In an environment where Republicans seem to be favored over Democrats nationally, the same appears to hold in South Carolina, Republican Gubernatorial candidate Nikki Haley has gained over Democrat Vincent Sheheen for 49 to 35 percent in the previous poll to 52 to 36 percent in the latest poll performed by Rasmussen Reports. The spread has increased as well from 14 to 16 percentage points.
With the election 7 weeks away Haley's margin has increased over Sheheen by 2 percentage points. While this appears to be good news for Haley, 10 percent of the electorate in South Carolina are undecided, while 3 percent will vote for neither candidate.
Rasmussen and others have South Carolina in the Solid GOP column for Governor.
Incumbent Senator Jim DeMint is easily beating controversial Democratic Candidate Alvin Greene. I the Latest poll available, DeMint was ahead of Greene by a stunning 63 to 19 percent Margin. Still 10 percent remain undecided and 8 percent will vote for another candidate.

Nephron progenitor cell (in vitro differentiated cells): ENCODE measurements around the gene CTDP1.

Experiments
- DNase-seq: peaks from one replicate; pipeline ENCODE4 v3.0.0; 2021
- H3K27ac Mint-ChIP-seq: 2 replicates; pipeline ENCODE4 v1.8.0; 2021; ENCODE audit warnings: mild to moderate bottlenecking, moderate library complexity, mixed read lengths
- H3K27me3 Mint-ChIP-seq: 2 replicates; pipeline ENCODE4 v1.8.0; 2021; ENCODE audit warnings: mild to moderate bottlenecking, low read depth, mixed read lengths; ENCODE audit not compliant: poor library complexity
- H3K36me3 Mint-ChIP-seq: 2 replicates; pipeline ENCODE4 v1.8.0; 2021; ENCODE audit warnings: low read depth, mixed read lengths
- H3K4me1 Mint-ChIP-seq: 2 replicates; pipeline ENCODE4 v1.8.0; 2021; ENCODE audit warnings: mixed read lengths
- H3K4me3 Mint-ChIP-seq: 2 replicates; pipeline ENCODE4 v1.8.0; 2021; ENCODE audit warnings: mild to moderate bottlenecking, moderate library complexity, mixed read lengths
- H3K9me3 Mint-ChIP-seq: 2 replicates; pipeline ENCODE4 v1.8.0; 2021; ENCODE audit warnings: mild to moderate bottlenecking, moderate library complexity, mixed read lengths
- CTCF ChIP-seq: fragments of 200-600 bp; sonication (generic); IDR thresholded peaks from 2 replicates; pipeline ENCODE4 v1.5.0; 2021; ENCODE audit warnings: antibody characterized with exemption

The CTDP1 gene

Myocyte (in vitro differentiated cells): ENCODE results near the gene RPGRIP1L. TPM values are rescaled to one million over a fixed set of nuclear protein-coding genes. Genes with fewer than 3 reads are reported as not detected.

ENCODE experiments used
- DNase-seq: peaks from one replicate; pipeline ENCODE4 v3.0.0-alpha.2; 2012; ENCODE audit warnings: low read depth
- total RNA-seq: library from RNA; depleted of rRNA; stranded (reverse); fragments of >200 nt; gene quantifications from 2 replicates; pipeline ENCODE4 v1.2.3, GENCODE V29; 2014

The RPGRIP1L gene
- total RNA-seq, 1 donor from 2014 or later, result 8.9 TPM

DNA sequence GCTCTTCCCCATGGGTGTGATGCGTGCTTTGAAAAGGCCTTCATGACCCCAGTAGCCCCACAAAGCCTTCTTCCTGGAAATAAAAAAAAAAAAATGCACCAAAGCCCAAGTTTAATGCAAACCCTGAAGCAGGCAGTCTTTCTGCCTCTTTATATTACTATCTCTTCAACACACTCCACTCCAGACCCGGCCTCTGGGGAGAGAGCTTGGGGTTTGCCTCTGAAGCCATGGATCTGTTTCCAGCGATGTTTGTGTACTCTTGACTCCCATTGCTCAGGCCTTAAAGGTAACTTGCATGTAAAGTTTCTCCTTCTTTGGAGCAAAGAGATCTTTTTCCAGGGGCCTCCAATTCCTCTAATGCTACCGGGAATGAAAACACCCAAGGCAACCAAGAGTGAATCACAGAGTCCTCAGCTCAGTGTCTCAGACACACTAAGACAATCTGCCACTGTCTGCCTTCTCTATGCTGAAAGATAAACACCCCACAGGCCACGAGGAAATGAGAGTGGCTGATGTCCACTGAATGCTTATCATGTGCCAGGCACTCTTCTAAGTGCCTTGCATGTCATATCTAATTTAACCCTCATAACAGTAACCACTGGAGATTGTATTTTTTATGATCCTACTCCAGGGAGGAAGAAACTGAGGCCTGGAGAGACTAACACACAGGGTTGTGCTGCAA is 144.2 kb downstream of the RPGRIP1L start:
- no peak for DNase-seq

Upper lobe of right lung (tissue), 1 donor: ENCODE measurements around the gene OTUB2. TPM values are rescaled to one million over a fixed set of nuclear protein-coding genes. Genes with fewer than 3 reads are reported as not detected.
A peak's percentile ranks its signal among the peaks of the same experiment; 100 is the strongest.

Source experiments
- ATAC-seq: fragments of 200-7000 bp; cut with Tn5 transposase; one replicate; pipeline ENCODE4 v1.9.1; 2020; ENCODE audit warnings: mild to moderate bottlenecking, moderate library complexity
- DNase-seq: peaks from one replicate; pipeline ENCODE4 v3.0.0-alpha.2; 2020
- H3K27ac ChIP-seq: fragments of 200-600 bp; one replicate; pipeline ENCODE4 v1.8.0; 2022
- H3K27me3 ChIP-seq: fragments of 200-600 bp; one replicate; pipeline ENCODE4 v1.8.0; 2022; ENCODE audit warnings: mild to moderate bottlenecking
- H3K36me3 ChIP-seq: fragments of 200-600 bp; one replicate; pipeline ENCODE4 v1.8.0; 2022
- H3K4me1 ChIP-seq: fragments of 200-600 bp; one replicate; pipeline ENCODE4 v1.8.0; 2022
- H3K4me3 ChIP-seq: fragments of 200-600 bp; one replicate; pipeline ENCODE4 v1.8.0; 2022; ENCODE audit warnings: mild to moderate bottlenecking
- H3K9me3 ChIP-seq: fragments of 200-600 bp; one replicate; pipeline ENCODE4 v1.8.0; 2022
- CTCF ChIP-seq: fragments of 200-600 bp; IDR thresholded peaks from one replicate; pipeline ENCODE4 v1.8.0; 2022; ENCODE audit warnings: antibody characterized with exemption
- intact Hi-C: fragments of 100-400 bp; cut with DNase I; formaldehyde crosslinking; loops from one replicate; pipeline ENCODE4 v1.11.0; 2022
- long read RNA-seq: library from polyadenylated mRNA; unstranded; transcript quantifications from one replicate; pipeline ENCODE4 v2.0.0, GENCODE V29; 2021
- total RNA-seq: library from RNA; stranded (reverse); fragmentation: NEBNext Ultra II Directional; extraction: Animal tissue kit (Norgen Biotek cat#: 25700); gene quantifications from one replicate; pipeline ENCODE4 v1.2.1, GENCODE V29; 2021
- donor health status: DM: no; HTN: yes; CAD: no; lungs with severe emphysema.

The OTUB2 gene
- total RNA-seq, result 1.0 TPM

Both polls were performed using telephone surveys of 500 Likely Voters and had a margin of error of +/- 4.5 percentage points with a 95 percent level of confidence.
In South Carolina's first District, Tea Party candidate Tim Scott won the Republican nomination defeating Paul Thurmond. Thurmond a well known name in the south lost as Scott received nearly 70 percent of the vote. Scott will probably go on to beat his Democratic rival and become the first African-American Republican to serve in Congress since Congressman J.C. Watts left in 2003.
There were a larger number of African-Americans running on the Republican ticket, this election season than in recent history. The mainstream media appears have deflected this and were fixated on reporting divisions in race relations rather than focusing on Tea Party types looking for viable candidates from various race and ethnic groups.